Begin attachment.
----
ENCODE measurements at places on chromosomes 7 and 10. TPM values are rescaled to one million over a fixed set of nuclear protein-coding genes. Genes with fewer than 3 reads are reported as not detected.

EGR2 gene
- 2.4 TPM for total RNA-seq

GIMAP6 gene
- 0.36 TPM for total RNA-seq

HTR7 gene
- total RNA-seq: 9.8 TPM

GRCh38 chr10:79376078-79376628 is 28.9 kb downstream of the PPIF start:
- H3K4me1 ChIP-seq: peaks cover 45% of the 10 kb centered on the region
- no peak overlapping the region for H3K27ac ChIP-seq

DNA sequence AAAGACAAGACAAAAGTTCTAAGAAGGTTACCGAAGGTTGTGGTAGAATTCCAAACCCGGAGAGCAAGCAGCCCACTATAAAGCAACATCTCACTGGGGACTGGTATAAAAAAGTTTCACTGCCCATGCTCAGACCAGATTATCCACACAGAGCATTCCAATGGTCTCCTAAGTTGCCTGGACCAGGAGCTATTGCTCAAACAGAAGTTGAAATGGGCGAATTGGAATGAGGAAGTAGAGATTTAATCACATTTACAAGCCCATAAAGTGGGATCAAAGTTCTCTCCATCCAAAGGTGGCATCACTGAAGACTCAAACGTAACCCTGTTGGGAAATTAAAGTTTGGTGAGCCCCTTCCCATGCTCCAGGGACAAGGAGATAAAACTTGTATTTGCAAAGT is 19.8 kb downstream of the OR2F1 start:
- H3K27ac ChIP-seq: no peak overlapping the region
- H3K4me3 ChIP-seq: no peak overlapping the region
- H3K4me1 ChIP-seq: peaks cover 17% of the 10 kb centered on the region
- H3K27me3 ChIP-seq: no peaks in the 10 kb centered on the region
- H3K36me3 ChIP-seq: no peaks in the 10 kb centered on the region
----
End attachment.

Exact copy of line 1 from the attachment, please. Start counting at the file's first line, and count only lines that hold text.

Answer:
ENCODE measurements at places on chromosomes 7 and 10. TPM values are rescaled to one million over a fixed set of nuclear protein-coding genes. Genes with fewer than 3 reads are reported as not detected.